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P287 Measuring The Acute Cardiovascular Effects Of Shisha Smoking: A Cross-sectional Study
  1. MK Kadhum,
  2. AEJ Jaffery,
  3. AH Haq,
  4. JB Bacon,
  5. BM Madden
  1. St. George’s University of London, London, UK

Abstract

Objectives To investigate the acute cardiovascular effects of smoking shisha.

Design A cross-sectional study was carried out in six shisha cafes. Participants smoked shisha for a period between 45 min (minimum) and 90 min (maximum). The same brand of tobacco and coal was used.

Setting London, UK.

Participants

Participants were those who had ordered a shisha to smoke and consented to have their blood pressure, heart rate and carbon monoxide levels measured. Excluded subjects were those who had smoked shisha in the previous 24 h, who smoke cigarettes or who suffered from cardiorespiratory problems.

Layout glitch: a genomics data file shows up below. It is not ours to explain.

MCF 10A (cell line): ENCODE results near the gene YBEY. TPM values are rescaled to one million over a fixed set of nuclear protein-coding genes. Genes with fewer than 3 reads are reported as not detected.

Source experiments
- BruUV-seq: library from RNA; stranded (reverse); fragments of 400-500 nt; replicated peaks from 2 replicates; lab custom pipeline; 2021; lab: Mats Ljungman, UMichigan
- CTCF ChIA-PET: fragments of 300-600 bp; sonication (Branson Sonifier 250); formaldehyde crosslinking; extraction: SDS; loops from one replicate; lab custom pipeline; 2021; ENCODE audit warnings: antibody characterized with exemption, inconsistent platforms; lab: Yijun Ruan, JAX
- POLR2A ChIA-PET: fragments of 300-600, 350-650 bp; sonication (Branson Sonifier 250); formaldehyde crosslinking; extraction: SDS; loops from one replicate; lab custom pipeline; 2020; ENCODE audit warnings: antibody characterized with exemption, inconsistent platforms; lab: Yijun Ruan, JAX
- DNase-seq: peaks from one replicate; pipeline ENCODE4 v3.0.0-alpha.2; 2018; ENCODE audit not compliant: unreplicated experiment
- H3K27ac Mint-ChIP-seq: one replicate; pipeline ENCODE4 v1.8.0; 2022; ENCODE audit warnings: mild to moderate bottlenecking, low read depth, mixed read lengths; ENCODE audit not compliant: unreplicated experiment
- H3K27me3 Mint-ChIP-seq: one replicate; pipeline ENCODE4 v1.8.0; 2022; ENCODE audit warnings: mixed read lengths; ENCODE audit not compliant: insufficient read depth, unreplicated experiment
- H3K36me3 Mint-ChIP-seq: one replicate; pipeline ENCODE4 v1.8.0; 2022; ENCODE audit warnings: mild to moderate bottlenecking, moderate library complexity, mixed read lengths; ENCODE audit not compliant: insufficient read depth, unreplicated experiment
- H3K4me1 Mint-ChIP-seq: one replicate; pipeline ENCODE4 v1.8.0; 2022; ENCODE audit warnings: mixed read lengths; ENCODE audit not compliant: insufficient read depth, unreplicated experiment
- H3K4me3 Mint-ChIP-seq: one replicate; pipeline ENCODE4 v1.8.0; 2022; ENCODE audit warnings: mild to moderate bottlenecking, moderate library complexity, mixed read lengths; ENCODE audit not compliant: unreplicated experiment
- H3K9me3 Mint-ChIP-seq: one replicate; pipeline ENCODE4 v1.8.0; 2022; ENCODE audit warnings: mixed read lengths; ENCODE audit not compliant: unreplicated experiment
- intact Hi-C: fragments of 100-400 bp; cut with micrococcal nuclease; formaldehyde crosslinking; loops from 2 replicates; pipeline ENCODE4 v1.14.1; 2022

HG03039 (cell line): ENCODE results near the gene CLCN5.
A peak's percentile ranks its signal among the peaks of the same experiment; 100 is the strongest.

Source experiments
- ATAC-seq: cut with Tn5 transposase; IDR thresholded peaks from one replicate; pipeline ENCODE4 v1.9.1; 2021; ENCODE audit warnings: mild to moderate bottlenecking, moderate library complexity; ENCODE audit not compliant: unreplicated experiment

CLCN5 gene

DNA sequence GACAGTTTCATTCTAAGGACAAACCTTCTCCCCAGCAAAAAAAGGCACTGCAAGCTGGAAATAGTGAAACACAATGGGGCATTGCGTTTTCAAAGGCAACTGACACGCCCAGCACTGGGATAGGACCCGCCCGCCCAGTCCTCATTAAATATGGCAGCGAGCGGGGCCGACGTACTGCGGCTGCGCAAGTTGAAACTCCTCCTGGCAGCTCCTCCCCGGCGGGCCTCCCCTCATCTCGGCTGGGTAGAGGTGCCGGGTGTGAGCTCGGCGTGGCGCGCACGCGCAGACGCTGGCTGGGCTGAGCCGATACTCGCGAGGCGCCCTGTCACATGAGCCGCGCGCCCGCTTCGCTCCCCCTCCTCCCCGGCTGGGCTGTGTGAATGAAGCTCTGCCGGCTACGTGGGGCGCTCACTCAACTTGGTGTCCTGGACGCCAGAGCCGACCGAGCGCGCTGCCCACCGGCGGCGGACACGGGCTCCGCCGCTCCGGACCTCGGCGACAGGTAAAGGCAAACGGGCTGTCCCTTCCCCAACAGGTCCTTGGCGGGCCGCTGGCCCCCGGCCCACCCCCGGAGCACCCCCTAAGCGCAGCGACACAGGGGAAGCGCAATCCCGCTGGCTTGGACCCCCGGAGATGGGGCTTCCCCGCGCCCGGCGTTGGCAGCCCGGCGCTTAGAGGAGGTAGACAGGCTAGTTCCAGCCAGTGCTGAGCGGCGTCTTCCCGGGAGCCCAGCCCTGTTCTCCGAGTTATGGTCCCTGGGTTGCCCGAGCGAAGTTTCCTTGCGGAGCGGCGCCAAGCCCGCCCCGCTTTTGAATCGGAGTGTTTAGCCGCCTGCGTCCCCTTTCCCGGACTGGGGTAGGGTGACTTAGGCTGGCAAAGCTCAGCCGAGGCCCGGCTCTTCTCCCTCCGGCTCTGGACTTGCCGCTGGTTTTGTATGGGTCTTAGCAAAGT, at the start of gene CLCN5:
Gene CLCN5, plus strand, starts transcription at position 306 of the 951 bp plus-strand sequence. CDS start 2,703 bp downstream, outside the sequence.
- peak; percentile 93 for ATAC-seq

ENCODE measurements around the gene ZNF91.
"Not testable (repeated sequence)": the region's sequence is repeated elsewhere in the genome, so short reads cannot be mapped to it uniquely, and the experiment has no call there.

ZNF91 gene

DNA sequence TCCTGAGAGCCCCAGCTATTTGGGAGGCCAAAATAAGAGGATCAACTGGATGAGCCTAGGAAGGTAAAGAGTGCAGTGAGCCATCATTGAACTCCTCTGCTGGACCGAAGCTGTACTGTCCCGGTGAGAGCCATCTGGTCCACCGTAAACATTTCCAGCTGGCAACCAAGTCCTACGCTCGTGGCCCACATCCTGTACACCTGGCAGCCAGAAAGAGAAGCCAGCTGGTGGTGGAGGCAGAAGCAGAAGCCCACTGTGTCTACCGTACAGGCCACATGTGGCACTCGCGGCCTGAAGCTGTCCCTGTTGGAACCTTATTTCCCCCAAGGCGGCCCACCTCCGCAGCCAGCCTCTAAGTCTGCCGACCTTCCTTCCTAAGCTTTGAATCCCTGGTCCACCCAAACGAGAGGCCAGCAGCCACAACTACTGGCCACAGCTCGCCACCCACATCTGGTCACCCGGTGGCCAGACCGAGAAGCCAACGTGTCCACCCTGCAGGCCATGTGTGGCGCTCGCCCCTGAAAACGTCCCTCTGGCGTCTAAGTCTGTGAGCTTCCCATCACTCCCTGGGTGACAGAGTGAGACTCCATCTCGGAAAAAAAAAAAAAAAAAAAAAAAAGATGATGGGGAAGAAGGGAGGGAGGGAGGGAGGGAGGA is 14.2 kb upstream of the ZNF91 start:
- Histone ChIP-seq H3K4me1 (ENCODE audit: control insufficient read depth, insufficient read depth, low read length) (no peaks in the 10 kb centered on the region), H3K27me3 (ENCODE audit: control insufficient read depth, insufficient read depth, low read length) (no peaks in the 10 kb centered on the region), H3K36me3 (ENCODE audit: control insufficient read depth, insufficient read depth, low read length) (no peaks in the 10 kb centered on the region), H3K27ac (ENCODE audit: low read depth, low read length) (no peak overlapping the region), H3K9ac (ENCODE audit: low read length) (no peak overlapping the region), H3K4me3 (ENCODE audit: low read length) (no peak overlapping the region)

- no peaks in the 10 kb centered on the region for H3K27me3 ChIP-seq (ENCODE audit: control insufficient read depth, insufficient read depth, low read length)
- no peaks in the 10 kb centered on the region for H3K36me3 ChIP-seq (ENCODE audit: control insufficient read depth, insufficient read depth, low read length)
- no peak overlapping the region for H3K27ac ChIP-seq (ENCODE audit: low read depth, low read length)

Main outcome measures Blood pressure was measured using a sphygmomanometer. Pulse was measured by palpation of the radial artery. Carbon monoxide levels were obtained via a carbon monoxide monitor. These indices were measured before the participants began to smoke shisha and after they finished or when the maximum 90 min time period was reached.

Results Mean arterial blood pressure increased from 96 mmHg to 108 mmHg (p < 0.001). Heart rate increased from 77 and 91 bpm (p < 0.001). Carbon monoxide increased from an average of 3 to 35 ppm (p < 0.001). A correlation analysis showed no relationship between carbon monoxide and the other indices measured.

Conclusion The acute heart rate, blood pressure and carbon monoxide levels were seen to rise significantly after smoking shisha. The weak correlation between carbon monoxide levels and the other variables suggests that carbon monoxide levels had not contributed to their significant increase.

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